Slowly I’ve been gathering the accoutrements of a comfortable and inviting practice space. I started by clearing the seldom-used guest bed out of my spare room to make space for a chair by the window. I moved a mirror into the space so I can see how adorable I look at all times. Ok, and so I could watch my posture and embouchure. Then after I found myself avoiding the space in mid-November, I invested in a space heater to toastify the room on cold days. Now it might be my favorite room in the house!
I still have at least one more item that maybe, just maybe, Santa Claus could bring me.
This chair is so great, I don’t even need to Photoshop anything on it.
That there is a Wenger Music Posture Chair
with a compass in the stock and this thing which tells time. It is the Cadillac of orchestral chairs, with luxurious padding and upholstery on a sturdy steel frame. It promotes good posture, healthy breathing, and proper support. It would be so much nicer than the rickety piece of junk wooden chair I’m currently using.
But I digress. My point here is that I’m making my practice room better, and consequently finding more time to practice tuba. While I’ve played quite a lot over the past few years, finding time and motivation to sit down and study how I’m playing has been quite difficult. Even now, the motivation isn’t always at 100%, but I’m trying to be consistent and conscientious about it.
However, in addition to uncomfortable furniture and cold rooms, practice is laden with more sinister pitfalls: Philosophical traps in the form of paradoxes and Catch-22’s.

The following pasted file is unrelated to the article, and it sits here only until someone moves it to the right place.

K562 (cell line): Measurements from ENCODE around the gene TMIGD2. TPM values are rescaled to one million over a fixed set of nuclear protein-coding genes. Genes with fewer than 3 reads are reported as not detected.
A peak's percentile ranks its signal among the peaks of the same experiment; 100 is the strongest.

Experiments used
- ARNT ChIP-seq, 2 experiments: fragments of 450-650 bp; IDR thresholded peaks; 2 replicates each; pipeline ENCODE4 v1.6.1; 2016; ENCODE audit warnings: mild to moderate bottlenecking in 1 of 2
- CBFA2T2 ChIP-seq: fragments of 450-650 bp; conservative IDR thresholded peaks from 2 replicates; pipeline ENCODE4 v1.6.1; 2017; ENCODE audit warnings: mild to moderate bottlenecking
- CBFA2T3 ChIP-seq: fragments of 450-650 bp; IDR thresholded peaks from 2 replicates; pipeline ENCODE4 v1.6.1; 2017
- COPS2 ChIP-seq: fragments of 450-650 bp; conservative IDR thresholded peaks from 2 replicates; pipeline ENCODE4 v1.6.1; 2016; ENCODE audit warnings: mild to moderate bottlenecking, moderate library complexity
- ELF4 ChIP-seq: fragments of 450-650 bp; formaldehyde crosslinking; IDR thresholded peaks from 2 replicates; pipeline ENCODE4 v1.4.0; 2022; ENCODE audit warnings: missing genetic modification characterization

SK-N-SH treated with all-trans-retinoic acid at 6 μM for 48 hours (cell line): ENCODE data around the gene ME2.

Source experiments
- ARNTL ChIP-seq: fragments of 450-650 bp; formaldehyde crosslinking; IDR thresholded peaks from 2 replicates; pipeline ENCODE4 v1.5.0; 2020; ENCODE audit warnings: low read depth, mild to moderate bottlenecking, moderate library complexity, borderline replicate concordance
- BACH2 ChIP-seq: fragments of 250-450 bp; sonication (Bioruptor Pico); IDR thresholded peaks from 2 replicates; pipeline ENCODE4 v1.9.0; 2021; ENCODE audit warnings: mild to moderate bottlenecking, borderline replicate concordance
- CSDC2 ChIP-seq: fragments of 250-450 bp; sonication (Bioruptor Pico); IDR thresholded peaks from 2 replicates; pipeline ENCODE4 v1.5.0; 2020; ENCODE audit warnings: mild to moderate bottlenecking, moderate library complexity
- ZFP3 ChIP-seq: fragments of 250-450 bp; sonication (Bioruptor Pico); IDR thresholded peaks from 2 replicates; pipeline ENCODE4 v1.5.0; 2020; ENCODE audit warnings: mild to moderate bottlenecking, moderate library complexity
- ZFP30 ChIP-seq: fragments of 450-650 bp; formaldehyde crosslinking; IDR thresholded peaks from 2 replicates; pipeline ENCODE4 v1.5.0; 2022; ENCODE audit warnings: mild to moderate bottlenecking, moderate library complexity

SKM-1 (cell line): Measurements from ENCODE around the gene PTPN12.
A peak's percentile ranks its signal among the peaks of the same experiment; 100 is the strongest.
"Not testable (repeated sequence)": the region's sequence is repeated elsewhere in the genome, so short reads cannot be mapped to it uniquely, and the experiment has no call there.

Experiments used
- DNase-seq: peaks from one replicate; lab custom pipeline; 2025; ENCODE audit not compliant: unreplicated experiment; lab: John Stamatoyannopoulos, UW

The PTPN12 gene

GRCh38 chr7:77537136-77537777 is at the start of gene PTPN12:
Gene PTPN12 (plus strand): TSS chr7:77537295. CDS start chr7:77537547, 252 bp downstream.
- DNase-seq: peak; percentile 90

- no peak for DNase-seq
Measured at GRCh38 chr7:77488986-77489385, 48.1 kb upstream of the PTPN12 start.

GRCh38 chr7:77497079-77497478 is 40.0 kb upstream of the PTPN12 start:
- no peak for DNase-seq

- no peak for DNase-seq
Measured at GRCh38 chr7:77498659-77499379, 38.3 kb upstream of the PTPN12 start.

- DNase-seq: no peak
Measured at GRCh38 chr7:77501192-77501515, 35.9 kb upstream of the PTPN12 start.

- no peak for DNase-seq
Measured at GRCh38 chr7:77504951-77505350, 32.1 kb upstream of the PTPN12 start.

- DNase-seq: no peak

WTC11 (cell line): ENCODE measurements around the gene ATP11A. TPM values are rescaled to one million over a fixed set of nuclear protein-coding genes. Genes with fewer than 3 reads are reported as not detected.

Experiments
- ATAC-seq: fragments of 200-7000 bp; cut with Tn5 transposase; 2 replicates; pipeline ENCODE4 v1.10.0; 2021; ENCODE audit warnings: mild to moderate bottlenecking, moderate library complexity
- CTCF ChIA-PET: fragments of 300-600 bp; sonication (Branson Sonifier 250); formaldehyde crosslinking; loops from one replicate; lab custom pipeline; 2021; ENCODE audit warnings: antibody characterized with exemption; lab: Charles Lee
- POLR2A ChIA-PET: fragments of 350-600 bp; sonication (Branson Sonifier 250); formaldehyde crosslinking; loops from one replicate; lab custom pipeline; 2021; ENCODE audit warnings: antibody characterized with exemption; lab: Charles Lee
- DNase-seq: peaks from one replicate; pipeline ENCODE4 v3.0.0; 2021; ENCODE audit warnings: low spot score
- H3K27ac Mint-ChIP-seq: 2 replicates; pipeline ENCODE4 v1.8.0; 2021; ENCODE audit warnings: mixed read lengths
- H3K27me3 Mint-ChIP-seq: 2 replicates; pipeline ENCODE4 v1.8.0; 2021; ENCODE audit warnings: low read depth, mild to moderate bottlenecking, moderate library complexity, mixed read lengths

Let’s talk paradoxes first. We’ll keep it simple with one of Zeno’s paradox, the Dichotomy paradox:
“That which is in locomotion must arrive at the half-way stage before it arrives at the goal.“
The principle behind this paradox is that before any action can be completed, an infinite number of sub-tasks must first be completed. Since it is impossible to do an infinite number of tasks, no action can be completed. For example, if I’m sitting in my uncomfortable wooden chair and I want to pick up my tuba that is sitting beside me, I must first lift it halfway. Before I can lift it halfway, I must lift it a quarter of the way. Before I can lift it a quarter of the way, I must lift it an eighth of the way. Before I can lift it an eighth of the way… you get the idea.
Fortunately for me (and to the dismay of Zeno), I have successfully lifted the tuba into my lap without incident. So far so good. Where I run into trouble is the mental paradox.
Often while practicing an etude, I find that there are elements of my playing that are not as good as I want them to be. In even a simple etude, there are so many factors to consider. There’s the pitch I’m playing, the articulation I use, the breath support, the intonation of the pitch, the volume of the pitch, the articulation of one note into the next, the shape of the phrase, the point at which I need to breathe, the message I’m trying to convey.
Before the etude can be mastered, I first have to perfect each of these elements. If there’s an element out of place, I have to strip it to its fundamental core and focus on the cause of that element. And if that sub-element isn’t quite right, I have to take it down to the next level. Over and over I dig deeper and deeper, until I’m focusing on a component far removed from the etude I’m working on. Then I work myself back up the chain and move to the next part that needs to be fixed. Assuming I dig myself out of that great black hole, I have to then combine what I have learned with the next element to be mastered.
All the while this is happening, I’m honing in on such tiny pieces that I sometimes feel like I’m not even playing music anymore. Once I realize this, much of the joy of playing drains out of the act of practicing, making it that much more difficult to keep morale up and continue working. As with Zeno’s paradox, it feels like I’m not actually moving anywhere.